Film producer Harvey Weinstein
© REUTERS/Carlo Allegri; AFP / GETTY IMAGES NORTH AMERICA / Sarah Morris
(L) Film producer Harvey Weinstein (R) #MeToo March on November 10, 2018 in Hollywood, California
Hollywood mogul Harvey Weinstein is facing a reckoning for his 'casting couch' habits - but the #MeToo movement he triggered has not only empowered victims, it's grown into a weapon for politicians and culture warriors.

Weinstein was hauled before a Manhattan court last month, to answer a multitude of charges of rape and sexual assault. Over 100 women have gone on record accusing him of misconduct since actress Rose McGowan (Charmed) led the way in 2017, accusing the powerful producer of having raped her 20 years prior.

The jury begins deliberations on his verdict on Tuesday. Whether he is found guilty or acquitted, Weinstein's case has reverberated not just in Hollywood or the US, but globally, with far-reaching consequences on society, politics and relations between the sexes.

The 'casting couch' has long been one of Hollywood's worst-kept secrets. McGowan's allegations brought some of it out into the open, only to see Weinstein's powerful political friends weaponize the mounting #MeToo outrage for their own ends.

It wasn't long before #MeToo was drafted into the culture wars; radio stations banned beloved classic songs from the airwaves, only to replace them with "woke" versions recorded by activist celebrities. Mere allegations of sexual impropriety were enough to "cancel" even aging opera stars such as Placido Domingo, 78.

While sleazy producers and directors often beat the charges in court, male movie stars left nothing to chance. Keanu Reeves (Matrix) wouldn't even touch fans in photos. Henry Cavill (The Witcher) noted that dating became awkward - only to be cowed into apologizing by the backlash. Taron Egerton (Kingsman) described the climate as "walking on eggshells."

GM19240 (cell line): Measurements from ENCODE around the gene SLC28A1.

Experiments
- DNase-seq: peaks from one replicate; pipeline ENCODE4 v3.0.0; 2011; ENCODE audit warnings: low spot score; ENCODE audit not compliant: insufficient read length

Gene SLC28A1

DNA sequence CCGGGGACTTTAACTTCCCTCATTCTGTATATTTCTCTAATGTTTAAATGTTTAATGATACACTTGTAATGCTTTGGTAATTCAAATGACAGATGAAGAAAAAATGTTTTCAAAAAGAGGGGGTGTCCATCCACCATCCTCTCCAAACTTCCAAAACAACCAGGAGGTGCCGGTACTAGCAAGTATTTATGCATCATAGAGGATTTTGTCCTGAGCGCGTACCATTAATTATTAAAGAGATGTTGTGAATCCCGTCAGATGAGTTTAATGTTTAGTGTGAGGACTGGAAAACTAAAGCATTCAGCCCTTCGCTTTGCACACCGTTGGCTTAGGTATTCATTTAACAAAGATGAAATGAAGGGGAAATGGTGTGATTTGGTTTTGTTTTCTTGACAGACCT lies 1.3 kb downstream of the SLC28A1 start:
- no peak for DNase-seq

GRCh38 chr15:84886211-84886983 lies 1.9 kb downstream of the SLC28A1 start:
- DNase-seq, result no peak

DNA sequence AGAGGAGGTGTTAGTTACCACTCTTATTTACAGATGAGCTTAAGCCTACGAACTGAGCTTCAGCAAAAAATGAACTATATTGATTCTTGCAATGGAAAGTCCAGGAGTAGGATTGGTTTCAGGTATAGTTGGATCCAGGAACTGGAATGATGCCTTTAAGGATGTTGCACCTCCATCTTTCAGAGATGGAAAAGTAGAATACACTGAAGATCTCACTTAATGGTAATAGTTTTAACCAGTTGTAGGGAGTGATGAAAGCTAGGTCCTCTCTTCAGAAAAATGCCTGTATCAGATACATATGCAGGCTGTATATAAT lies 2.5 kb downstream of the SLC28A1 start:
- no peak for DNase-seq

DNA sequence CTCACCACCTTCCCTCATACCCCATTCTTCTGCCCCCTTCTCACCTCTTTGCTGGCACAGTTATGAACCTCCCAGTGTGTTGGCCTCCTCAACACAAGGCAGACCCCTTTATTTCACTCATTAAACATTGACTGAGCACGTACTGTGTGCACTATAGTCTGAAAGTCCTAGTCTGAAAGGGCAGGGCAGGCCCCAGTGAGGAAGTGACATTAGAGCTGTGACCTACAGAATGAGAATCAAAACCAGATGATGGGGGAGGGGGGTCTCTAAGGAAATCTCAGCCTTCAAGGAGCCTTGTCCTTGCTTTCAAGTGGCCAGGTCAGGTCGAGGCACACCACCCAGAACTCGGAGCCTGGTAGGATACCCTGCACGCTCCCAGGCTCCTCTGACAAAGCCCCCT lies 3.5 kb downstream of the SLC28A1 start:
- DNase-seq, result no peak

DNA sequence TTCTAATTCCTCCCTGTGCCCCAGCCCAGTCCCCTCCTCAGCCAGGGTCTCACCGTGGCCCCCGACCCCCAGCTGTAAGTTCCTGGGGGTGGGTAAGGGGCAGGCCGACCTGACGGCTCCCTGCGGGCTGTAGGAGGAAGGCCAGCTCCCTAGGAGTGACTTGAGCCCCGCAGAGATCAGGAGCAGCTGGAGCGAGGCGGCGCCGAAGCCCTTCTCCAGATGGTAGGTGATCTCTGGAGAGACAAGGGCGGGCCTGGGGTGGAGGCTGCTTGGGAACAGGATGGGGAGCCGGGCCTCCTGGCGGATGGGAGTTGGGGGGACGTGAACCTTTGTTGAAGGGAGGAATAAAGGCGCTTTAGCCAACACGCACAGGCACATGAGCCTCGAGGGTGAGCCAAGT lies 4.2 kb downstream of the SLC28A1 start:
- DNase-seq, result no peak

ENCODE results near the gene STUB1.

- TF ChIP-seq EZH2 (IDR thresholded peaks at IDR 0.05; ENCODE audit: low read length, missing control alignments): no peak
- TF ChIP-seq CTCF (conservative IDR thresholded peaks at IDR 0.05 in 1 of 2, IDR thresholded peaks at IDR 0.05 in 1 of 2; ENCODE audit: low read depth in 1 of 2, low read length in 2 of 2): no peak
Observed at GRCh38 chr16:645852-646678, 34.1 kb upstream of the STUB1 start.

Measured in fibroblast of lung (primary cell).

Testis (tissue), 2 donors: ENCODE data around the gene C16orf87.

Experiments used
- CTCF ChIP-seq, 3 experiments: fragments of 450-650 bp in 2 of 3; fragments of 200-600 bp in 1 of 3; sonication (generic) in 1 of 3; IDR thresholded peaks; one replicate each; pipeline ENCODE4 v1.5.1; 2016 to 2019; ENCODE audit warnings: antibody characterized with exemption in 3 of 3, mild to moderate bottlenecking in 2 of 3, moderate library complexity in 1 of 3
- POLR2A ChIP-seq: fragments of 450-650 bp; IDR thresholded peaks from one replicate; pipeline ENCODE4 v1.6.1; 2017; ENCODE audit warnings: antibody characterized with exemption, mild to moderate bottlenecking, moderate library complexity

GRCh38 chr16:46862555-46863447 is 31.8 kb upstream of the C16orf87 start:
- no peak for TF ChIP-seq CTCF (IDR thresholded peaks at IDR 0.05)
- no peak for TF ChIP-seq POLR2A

A similar phenomenon started taking shape on Wall Street, where male executives stopped taking one-on-one meetings with female colleagues, including mentoring sessions and business dinners. Instead of shattering the "glass ceiling" the feminists have been seeking to shatter for years, #MeToo has effectively created gender-segregated boardrooms.

Nor has its reach been confined to US shores. In France, a journalist launched the #balancetonporc ("expose your pig") campaign in 2017, after a TV executive crassly flirted with her at a drunken party. She later had to pay him $20,000 for defamation. Another author was fined, also for defamation, after blogging about her alleged assault rather than reporting it to the police.

Backlash went beyond the French courts. In 2018, over 100 prominent French women denounced the "witch-hunting Puritanism" that helps "enemies of sexual liberty," adding that "Rape is a crime but insistent or clumsy flirting is not."

Last week, however, the entire board managing the Cesar Awards - the French film academy equivalent of the 'Oscars' - resigned due to backlash over so many nominations going to Roman Polanski. Feminist groups were outraged that Polanski - who admitted to statutory rape in the US and then fled the country to avoid prison in 1978 - was even considered, and compared him to Weinstein.

Ironically, Polanski argued last year that branding him a sexual predator was a smear job by Weinstein, as part of a dirty campaign against his movie 'The Pianist' during the 2003 Oscars season.

Accusations of sexual assault have long been a political weapon. Democrats tried to leverage them in October 2016 against Donald Trump. Two years later, a friendly witness was found to accuse US Supreme Court nominee Brett Kavanaugh of impropriety during his high school days, in an effort to torpedo his confirmation. Neither attempt was successful.

Thus the legitimate rebellion against a sleazy Hollywood practice ended up being hijacked and turned into an indiscriminate weapon in the culture war, turning men and women into enemies told to fear and doubt each other's every move. In the process, cultural and legal norms, painstakingly developed over centuries to ensure justice for all, have been wrecked or thrown overboard.

Meanwhile, the US book market has been dominated by the '50 Shades' series of erotic novels, celebrating a relationship between a submissive young woman and a sadistic billionaire.